Protect Townhouses from Noise
Older buildings weren’t built for the noise of today. Modern noise levels reach 95 dBa which could only have been dreamt of when older townhomes and apartments were designed and built.
If you’re living in a historic townhouse, you want to amend your space to make it suit your needs while keeping it as historically accurate as possible. Painting and upgrading your windows are luxuries for those with newer homes who don’t care about preservation. Well, there are ways you can get a more soundproof townhouse without permanently altering it and enjoy a huge return in comfort.
Add soundproofing window inserts to your historic windows to damp noise. Modern window inserts reduce outside noise by up to 70% and will not alter your original windows in any way. They are imperceptible from the outside of your home and are barely noticeable from inside.
Sound absorption can be achieved by decorative rugs or tapestries. Townhouses are tall, so any noise that does get in is going to echo and amplify the noise. A rug will not only be a nice historically appropriate accent, but will cushion the sound from nearby neighbors and streets.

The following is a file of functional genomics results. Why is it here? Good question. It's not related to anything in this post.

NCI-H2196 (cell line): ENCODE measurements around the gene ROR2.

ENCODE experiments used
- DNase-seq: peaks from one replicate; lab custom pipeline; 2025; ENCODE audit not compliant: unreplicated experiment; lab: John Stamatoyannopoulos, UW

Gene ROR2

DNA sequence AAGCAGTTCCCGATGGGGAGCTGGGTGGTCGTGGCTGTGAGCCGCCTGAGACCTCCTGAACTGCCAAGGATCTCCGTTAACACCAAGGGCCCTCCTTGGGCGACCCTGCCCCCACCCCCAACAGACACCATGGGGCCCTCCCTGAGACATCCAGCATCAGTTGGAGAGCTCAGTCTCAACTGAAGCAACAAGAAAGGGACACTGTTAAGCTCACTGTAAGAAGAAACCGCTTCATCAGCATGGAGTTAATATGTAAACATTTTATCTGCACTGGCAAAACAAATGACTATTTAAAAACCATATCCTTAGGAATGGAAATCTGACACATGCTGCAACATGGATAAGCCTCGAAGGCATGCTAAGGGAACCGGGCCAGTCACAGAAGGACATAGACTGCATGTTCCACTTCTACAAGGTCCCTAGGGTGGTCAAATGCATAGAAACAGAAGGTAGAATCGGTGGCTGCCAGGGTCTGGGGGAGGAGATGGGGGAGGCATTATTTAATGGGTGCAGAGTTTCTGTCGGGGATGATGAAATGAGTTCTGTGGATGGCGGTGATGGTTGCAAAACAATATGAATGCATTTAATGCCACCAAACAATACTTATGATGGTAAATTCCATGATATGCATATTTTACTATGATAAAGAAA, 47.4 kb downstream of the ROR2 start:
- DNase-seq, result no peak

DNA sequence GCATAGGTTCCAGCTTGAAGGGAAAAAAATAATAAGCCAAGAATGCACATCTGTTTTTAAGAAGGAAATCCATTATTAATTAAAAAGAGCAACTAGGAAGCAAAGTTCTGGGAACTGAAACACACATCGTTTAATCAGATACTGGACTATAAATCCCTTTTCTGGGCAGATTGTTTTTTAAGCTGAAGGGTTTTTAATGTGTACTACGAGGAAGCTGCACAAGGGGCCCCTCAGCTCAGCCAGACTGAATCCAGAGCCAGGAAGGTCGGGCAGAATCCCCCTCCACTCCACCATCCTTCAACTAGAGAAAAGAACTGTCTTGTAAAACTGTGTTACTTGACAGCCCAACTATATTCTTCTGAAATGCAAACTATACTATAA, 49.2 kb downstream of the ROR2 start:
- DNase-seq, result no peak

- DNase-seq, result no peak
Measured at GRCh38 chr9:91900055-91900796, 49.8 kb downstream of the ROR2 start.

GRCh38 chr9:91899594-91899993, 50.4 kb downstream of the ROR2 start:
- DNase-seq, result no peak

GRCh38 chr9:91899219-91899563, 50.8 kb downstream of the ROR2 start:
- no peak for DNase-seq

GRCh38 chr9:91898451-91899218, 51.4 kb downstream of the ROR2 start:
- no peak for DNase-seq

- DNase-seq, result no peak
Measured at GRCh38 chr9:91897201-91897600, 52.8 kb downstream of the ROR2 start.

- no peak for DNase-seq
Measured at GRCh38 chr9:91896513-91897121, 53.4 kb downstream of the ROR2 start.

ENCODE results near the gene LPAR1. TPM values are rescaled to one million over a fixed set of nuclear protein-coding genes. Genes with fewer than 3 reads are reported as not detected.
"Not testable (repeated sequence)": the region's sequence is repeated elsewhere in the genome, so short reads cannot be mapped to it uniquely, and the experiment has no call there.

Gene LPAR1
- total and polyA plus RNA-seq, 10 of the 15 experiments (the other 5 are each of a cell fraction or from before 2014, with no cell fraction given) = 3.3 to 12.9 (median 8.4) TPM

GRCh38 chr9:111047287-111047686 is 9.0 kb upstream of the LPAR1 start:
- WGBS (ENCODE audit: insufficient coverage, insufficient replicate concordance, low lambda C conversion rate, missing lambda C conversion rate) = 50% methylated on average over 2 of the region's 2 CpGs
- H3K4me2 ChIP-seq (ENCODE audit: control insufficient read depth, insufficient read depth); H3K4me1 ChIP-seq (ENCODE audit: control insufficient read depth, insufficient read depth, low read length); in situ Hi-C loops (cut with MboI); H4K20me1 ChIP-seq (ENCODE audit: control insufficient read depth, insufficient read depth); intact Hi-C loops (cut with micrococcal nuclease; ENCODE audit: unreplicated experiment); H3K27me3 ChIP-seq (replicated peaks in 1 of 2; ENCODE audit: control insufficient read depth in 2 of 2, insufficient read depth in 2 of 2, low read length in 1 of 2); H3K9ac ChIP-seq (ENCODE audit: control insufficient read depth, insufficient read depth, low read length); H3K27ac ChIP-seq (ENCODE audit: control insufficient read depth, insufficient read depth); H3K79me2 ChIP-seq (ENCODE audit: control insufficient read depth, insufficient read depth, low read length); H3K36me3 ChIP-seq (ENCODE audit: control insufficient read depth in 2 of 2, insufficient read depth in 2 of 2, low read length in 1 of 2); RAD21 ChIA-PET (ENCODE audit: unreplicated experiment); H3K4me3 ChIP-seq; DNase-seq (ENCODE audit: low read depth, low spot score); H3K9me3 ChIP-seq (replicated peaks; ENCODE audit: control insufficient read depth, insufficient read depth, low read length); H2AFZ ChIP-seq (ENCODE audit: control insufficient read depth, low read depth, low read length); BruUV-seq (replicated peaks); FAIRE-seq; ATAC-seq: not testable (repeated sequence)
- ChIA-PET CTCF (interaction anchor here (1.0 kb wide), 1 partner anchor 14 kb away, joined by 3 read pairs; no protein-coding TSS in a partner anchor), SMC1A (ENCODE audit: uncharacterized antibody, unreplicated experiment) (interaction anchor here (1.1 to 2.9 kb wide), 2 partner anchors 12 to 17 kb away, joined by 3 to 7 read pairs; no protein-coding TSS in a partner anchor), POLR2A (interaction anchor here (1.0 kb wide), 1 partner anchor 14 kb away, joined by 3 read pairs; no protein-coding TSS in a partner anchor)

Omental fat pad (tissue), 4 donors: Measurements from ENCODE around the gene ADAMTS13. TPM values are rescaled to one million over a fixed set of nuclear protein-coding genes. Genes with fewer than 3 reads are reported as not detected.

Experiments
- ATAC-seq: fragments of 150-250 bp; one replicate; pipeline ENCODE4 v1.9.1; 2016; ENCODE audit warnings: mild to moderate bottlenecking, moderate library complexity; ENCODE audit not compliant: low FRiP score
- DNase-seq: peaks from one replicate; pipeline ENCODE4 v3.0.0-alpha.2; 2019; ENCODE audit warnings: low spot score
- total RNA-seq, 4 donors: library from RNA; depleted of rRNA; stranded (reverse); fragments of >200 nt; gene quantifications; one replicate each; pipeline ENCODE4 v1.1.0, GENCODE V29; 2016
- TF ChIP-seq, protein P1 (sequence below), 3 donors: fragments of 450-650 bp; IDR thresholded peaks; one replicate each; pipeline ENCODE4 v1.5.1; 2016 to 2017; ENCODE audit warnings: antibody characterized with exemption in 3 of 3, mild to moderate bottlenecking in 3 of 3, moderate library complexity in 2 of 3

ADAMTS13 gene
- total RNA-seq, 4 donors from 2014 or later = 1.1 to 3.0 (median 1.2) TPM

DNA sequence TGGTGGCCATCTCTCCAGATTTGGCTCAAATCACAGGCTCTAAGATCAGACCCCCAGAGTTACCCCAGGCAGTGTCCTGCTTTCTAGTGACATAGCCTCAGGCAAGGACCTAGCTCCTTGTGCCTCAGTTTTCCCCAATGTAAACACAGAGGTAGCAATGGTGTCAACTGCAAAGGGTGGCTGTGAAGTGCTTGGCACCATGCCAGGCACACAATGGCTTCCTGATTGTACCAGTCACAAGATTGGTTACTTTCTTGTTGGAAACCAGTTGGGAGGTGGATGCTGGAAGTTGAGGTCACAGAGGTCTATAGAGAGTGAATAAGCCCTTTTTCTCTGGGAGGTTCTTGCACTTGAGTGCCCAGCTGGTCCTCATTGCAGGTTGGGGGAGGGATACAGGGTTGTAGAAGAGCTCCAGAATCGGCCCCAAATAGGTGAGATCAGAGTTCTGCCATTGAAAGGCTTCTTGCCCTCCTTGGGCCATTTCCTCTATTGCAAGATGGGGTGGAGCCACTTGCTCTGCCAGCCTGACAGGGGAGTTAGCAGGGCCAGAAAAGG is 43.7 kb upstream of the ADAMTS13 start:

Protect Your Own Privacy
As anyone living in a historic townhouse knows, each person living there gets extra privacy from the other residents. Often, everyone gets their own floor in these vertical living spaces. But, with their large, tall windows, creating privacy from outside observation is a different thing entirely.
There are window coverings that are historically accurate. These include: interior shutter (1600s), bifold shutters (1830-40s), Venitian blind (1760s), roll up blinds (1812). Interior shutters and roll up blinds were popular through 1880. You can also frost your windows or add privacy window inserts. Both of these options obscure what’s happening from the outside while letting light into your home. (Test a section of window before frosting all historic windows to ensure they won’t be damaged.)